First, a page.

This really is a remarkable debut novel. Amor Towles has such a way with words and such a vivid concept of what New York must have been like in the 1930s, that he manages to pull you in completely and make you feel like you really are there, sipping martinis at a local jazz bar. When I first started the novel it almost read like a sophisticated chick-lit story, but as I delved further in I realised it wasn’t chick-lit at all, it’s literary fiction at it’s finest. Towles has created fascinating characters who feel as real as your best friends, you feel like you know them inside out, and nothing is obvious or predictable in Katey Kontent’s world. There were a lot of interesting back-stories as well, for example there was some mention of Katey being the daughter of a Russian immigrant who came to New York to create a better life for his family. All these little details helped the characters become real in a sense. There is something really satisfying about finally getting to witness a fictional character having to work hard in life to get to where she wants to be, just like you and me.

Tinker is a very intriguing character it has to be said. He appears out of no where with his engraved cigarette lighter and tailored suits, and has such an influence on Evelyn and Katey that he laps it up, enjoying the company of them both at the same time. Tinker reveals very little about his past leaving the girls to assume that he has come from a wealthy family. Tinker has a struggling relationship with his brother, an artist, who refuses to take any of Tinker’s money and instead chooses to try to live off of his talent. The big thing about Tinker is that he lives by a set of rules – the Rules of Civility, as recorded by George Washington himself. There is a list of these rules in the back of the book and some of them are very amusing to read. They are a set of rules by which a man must live which will ensure he is well-mannered and respected by all. The way in which Tinker has adapted these rules to his life, for the sake of conscience, is perhaps the most shocking thing of all. All will be revealed to you as you read this novel…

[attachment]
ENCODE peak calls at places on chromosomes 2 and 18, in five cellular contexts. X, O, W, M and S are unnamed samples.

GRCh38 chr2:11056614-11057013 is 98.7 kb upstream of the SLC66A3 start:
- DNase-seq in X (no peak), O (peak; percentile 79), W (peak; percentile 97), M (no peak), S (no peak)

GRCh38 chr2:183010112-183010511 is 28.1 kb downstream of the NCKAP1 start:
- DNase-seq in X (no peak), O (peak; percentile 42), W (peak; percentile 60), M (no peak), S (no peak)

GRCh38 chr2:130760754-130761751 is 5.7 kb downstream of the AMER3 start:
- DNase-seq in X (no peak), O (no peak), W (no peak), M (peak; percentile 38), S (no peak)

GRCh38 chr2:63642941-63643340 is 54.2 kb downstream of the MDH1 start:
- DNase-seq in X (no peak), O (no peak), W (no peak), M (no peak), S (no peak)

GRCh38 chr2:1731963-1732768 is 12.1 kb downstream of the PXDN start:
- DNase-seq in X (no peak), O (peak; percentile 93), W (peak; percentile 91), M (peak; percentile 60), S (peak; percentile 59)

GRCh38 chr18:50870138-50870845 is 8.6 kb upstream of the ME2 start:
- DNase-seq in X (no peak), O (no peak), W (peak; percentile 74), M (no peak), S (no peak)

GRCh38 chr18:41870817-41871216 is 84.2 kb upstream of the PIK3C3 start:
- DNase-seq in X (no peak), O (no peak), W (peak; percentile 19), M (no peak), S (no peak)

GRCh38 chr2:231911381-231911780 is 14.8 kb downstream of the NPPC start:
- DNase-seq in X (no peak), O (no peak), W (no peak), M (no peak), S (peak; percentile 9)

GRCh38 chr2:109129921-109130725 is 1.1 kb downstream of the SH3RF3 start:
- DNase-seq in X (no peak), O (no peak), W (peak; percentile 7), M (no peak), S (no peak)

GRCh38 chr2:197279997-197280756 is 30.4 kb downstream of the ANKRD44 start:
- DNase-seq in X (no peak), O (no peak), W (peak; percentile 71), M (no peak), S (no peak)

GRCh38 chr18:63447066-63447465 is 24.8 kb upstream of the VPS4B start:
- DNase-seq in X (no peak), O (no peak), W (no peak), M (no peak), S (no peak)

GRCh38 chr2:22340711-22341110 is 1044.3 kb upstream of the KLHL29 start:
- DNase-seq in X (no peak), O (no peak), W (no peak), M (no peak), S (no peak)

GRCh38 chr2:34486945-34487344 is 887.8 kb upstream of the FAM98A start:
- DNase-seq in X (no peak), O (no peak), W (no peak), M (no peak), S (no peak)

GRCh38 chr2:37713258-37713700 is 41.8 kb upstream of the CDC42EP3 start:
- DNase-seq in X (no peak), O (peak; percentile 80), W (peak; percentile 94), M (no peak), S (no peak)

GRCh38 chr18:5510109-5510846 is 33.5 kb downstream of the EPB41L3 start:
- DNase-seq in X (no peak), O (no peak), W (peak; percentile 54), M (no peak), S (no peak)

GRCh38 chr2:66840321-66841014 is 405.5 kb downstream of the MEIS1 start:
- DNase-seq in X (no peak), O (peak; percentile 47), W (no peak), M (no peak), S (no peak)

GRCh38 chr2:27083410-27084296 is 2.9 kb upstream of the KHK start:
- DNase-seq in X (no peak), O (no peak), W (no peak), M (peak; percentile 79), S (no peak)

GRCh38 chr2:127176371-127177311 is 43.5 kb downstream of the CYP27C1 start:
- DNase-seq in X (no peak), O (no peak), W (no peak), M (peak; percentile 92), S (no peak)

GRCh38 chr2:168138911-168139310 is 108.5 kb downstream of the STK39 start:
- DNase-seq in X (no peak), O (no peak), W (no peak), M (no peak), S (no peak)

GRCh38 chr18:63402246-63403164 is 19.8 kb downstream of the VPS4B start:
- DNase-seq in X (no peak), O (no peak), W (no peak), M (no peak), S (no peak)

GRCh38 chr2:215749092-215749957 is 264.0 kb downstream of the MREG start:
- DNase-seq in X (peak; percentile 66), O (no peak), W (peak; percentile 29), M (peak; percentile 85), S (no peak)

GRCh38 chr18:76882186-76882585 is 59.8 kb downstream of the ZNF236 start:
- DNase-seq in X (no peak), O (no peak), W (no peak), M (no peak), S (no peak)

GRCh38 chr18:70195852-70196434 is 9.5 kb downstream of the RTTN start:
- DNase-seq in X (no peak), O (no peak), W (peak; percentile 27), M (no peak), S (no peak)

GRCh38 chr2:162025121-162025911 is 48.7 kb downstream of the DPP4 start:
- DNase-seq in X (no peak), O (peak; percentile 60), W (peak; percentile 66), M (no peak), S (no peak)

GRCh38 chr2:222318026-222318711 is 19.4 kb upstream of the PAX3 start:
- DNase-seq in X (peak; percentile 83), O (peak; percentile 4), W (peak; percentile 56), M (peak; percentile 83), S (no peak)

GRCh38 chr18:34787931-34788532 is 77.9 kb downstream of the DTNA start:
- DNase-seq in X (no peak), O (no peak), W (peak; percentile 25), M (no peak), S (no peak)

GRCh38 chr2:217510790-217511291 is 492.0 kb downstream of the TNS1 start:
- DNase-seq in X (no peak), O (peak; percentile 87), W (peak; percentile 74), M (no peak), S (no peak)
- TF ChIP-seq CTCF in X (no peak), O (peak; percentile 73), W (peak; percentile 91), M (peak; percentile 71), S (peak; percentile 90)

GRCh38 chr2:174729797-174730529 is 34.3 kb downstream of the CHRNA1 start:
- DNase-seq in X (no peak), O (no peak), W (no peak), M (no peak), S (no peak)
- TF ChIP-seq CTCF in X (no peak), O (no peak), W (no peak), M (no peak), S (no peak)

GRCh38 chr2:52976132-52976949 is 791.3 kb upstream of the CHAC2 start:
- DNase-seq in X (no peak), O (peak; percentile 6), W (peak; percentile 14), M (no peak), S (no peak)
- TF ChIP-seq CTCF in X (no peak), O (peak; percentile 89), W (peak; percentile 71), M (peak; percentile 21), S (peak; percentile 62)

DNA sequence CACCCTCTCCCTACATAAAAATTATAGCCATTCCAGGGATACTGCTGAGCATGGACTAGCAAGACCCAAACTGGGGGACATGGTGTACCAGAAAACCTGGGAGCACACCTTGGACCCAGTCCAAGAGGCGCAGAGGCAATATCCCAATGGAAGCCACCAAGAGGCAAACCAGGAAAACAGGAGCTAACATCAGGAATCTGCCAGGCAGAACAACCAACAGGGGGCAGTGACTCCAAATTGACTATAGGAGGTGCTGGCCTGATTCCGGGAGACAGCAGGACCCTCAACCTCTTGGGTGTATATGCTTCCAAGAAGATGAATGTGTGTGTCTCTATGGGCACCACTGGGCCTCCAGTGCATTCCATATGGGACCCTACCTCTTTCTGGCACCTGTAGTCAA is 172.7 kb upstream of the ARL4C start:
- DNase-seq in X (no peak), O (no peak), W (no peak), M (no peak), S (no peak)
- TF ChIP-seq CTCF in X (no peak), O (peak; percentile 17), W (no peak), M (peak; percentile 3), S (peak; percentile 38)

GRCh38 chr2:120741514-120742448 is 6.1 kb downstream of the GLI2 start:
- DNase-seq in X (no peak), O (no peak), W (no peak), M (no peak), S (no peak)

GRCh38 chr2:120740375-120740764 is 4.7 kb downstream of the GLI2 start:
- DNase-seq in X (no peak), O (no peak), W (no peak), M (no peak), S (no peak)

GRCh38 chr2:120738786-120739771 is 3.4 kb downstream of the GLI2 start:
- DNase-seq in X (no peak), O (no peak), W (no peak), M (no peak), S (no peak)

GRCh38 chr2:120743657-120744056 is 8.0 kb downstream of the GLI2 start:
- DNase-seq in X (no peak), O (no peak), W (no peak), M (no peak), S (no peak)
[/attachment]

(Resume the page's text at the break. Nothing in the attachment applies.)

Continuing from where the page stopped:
The way Rules of Civility opens is with Katey, many years later, attending a photography exhibition with her husband, Val. So, the most heart-breaking thing about this book is that as much as you might root for Tinker and Katey, ultimately you know that they never end up together. And trust me, I rooted for them many times, despite how pointless it may have been. This is the beauty of Amor Towles’ writing – he has the talent to make you care about these people as though you really know them.

I can’t recommend this book enough. Not only is the writing beautiful but the story is so incredibly moving that it will stay with you for a long, long time. It still hasn’t left me and I know it will be the same for anyone who reads it. It is already receiving lots of great reviews online so I’d urge you not to miss out on this fantastic gem of a book. It will make you look at your own destiny, and the fate of your life and those around you. But most of all it will leave you with hope and it will inspire you.

Rules of Civility is published on 21st July by Sceptre.

Rating: